We believe the far better conclusion is that the federal standards, which consider where certain non-ministerial functions are performed, should determine where a loan is made for purposes of whether a state’s opt-out has the effect of limiting the permissible interest rate on such loan, given that the opt-out right is established by federal law under DIDA Section 525. Although the federal standards are applied in interpreting Section 521, in accordance with the basic canon of statutory construction that the same words used in different parts of an act should have the same meaning (the presumption of consistent usage), those federal standards also should be applied to an interpretation of where a loan is “made” for purposes of Section 525.
It should be noted that because an opt-out would mean DIDA Section 521 does not apply to loans made by a state-chartered bank in the opt-out state, the FDIC’s “Madden fix” rule (which relies on the interest rate authority provided by Section 521) also would not apply. The FDIC’s rule (12 C.F.R. Part 331) was adopted to address the uncertainty created by the Second Circuit’s decision in Madden v. Midland Funding, which held that a non-bank that purchased charged-off loans from a national bank could not charge the same rate of interest on the loans that the national bank charged under NBA Section 85. The FDIC’s rule provides that a loan made by an insured state-chartered bank that is permissible under Section 521 is not affected by the sale, assignment, or other transfer of the loan. Because they could not rely on the FDIC’s rule, buyers of loans made in an opt-out state by state–chartered banks would face uncertainty as to whether they could charge the contract rates on such loans if such rates were higher than the rates permitted by the borrowers’ states.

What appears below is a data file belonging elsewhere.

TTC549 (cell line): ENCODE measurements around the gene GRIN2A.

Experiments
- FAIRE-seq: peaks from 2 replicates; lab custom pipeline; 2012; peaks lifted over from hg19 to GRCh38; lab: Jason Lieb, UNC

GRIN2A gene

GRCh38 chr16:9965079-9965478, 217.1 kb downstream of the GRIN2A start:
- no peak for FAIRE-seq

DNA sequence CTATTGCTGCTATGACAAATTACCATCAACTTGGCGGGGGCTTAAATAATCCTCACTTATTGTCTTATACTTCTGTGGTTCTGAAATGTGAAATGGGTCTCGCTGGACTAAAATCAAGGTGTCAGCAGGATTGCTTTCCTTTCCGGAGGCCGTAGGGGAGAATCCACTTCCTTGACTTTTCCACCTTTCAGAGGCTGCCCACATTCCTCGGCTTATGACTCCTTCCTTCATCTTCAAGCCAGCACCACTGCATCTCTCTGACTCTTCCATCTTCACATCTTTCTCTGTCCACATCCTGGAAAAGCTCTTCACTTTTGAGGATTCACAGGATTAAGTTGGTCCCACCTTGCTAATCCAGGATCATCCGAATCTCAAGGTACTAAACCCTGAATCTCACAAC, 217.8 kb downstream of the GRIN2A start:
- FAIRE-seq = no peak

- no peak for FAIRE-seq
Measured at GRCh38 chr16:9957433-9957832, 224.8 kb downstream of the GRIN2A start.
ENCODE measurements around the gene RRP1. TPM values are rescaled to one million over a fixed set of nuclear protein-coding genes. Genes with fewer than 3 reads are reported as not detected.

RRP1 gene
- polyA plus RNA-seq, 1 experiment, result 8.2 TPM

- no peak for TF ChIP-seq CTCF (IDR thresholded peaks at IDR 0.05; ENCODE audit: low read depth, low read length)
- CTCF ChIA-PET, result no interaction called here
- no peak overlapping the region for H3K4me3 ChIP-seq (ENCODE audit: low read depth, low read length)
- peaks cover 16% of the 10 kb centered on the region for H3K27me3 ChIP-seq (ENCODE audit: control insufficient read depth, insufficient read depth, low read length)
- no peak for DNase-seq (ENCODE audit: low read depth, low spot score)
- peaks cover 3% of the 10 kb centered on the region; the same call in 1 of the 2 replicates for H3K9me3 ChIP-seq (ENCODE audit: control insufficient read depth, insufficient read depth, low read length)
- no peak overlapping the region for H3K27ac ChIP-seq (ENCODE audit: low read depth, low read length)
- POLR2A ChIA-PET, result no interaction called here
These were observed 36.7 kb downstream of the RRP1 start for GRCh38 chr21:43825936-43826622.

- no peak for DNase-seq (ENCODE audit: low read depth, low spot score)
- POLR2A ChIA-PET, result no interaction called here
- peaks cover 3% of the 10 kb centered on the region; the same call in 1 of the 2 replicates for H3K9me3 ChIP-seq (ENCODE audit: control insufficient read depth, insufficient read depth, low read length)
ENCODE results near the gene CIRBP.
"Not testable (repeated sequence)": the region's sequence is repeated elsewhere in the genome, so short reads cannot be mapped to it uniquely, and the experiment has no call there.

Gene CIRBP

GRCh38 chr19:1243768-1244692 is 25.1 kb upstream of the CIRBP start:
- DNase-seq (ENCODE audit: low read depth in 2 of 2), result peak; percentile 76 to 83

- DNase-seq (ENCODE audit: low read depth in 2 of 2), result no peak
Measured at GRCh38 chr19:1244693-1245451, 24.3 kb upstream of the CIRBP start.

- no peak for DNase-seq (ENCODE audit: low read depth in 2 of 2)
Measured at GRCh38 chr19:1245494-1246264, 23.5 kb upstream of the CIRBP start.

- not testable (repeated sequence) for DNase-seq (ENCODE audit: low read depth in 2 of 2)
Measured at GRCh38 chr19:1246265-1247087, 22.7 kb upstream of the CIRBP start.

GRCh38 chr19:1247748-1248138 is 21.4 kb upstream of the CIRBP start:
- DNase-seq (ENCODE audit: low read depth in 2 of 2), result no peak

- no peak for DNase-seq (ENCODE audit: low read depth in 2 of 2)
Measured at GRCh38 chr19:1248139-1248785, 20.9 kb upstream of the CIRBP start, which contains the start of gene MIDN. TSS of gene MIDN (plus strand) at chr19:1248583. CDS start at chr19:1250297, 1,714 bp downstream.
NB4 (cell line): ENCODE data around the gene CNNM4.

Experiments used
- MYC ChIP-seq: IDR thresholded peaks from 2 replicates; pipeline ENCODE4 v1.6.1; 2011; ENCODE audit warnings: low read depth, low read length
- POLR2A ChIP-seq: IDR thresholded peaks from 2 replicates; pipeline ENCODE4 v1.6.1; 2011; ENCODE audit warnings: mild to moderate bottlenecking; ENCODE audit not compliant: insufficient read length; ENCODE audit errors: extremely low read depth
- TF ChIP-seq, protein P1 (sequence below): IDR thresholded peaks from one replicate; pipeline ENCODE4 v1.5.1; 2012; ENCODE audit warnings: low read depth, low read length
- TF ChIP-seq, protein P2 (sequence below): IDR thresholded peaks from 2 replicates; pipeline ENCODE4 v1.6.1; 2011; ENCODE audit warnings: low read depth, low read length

It should also be noted that the rate exportation authority of national banks and federal savings associations is not affected by state legislation opting out of DIDA. National banks’ rate exportation authority derives from the NBA, as discussed above; federal savings associations have exportation authority under the Home Owners’ Loan Act.
If the bill is interpreted by a Colorado appellate court to cover loans made by state banks located outside of Colorado and not allow such banks to export the rates permitted by their home states to Colorado, many of them may cease making loans to Colorado residents, thereby harming Colorado consumers who would face reduced credit availability. In addition, reduced competition might enable national banks and federal savings associations located outside of Colorado to increase the interest rates charged to Colorado residents and reduce or eliminate reward programs offered to Colorado consumers.